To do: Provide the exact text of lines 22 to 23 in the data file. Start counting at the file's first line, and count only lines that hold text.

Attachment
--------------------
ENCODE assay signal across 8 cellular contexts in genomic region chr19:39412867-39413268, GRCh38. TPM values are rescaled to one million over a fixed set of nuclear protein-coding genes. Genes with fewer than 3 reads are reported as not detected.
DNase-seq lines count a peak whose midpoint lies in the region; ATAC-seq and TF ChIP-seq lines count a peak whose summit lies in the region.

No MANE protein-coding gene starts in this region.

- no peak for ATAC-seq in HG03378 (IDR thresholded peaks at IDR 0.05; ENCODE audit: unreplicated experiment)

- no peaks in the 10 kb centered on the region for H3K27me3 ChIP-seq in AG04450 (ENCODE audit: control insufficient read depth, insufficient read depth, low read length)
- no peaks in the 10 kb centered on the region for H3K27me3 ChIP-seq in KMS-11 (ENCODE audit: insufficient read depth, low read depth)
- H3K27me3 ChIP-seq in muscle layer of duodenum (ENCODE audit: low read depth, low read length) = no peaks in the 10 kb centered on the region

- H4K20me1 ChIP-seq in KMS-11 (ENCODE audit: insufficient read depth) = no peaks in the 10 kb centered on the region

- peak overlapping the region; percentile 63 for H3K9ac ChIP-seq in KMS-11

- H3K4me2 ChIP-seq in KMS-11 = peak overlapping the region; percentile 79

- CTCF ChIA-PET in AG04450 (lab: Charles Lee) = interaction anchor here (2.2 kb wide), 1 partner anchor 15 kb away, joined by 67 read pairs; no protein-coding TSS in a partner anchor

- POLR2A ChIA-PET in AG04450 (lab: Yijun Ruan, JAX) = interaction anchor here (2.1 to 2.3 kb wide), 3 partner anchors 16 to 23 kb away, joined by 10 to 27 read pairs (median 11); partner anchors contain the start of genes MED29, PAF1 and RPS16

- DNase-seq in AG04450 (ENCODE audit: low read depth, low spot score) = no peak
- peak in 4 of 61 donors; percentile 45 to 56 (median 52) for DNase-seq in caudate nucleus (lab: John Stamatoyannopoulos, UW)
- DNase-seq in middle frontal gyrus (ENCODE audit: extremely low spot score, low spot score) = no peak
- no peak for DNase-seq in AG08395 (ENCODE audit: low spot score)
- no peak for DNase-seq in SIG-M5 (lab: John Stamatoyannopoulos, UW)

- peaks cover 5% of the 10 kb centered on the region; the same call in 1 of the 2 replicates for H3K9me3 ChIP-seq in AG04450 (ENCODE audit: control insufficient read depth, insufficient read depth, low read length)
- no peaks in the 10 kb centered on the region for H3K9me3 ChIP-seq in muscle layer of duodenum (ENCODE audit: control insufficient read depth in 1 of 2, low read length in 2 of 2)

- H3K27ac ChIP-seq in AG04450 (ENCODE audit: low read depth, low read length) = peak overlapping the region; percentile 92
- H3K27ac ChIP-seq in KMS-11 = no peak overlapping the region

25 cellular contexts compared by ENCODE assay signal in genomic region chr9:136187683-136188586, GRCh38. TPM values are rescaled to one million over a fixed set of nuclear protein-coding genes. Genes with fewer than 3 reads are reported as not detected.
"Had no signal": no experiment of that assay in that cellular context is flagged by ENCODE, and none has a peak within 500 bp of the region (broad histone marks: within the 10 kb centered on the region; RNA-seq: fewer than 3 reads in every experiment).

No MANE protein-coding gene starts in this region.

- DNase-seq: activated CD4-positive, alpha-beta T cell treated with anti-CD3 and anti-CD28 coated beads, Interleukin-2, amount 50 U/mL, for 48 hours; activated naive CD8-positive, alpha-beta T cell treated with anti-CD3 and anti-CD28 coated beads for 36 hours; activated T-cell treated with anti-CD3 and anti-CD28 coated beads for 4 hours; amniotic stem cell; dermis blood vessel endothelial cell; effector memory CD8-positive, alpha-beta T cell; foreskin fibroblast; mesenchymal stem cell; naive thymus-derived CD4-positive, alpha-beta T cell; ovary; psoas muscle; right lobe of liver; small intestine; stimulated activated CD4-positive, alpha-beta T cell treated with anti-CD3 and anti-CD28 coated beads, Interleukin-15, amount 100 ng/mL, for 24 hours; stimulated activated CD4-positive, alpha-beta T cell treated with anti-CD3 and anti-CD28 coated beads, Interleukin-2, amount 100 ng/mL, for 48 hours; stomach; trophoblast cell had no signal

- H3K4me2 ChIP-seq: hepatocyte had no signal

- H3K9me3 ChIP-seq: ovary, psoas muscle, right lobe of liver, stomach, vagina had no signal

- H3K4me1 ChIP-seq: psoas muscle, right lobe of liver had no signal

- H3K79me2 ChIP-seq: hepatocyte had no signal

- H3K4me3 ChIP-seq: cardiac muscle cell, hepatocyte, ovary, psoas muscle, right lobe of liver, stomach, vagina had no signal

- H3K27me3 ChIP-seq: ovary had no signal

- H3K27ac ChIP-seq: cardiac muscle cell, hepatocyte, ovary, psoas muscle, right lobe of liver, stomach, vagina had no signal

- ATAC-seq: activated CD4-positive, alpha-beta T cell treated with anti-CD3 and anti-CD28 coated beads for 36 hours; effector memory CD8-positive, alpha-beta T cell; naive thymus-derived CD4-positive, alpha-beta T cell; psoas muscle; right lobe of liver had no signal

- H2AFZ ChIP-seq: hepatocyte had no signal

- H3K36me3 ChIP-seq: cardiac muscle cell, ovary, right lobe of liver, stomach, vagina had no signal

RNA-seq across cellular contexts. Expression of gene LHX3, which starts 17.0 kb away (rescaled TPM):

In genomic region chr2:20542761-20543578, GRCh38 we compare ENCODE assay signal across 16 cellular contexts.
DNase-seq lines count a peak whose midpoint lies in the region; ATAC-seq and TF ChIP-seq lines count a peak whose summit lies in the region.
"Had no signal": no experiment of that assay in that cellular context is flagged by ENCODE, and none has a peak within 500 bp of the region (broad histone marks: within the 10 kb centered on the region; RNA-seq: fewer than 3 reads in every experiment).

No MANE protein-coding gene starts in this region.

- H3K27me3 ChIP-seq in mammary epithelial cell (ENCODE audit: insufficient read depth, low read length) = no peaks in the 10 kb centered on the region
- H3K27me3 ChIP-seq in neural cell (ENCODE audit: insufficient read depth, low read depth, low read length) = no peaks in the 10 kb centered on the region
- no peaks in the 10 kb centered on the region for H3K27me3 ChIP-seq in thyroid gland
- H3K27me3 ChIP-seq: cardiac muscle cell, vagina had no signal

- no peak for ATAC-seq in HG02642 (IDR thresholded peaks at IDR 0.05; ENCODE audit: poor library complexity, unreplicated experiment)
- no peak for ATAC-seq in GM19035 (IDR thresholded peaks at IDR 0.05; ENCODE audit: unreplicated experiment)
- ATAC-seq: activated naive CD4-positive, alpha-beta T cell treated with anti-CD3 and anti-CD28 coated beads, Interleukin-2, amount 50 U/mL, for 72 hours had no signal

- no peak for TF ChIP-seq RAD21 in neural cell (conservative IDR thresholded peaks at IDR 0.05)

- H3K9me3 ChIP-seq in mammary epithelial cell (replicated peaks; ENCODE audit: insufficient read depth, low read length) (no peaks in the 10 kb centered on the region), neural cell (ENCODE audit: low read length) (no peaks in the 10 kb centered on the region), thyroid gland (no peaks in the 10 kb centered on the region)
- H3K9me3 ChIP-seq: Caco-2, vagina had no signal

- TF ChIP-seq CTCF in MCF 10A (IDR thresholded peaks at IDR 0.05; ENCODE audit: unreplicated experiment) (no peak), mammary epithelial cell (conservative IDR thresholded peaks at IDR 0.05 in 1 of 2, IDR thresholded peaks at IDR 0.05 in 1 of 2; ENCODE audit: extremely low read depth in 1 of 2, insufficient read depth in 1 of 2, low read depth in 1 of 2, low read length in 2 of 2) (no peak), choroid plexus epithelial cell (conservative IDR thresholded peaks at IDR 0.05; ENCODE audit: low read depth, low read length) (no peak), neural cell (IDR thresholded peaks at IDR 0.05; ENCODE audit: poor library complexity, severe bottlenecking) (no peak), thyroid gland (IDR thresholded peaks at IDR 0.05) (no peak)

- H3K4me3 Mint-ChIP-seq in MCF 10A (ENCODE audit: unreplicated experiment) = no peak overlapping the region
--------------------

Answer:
25 cellular contexts compared by ENCODE assay signal in genomic region chr9:136187683-136188586, GRCh38. TPM values are rescaled to one million over a fixed set of nuclear protein-coding genes. Genes with fewer than 3 reads are reported as not detected.
"Had no signal": no experiment of that assay in that cellular context is flagged by ENCODE, and none has a peak within 500 bp of the region (broad histone marks: within the 10 kb centered on the region; RNA-seq: fewer than 3 reads in every experiment).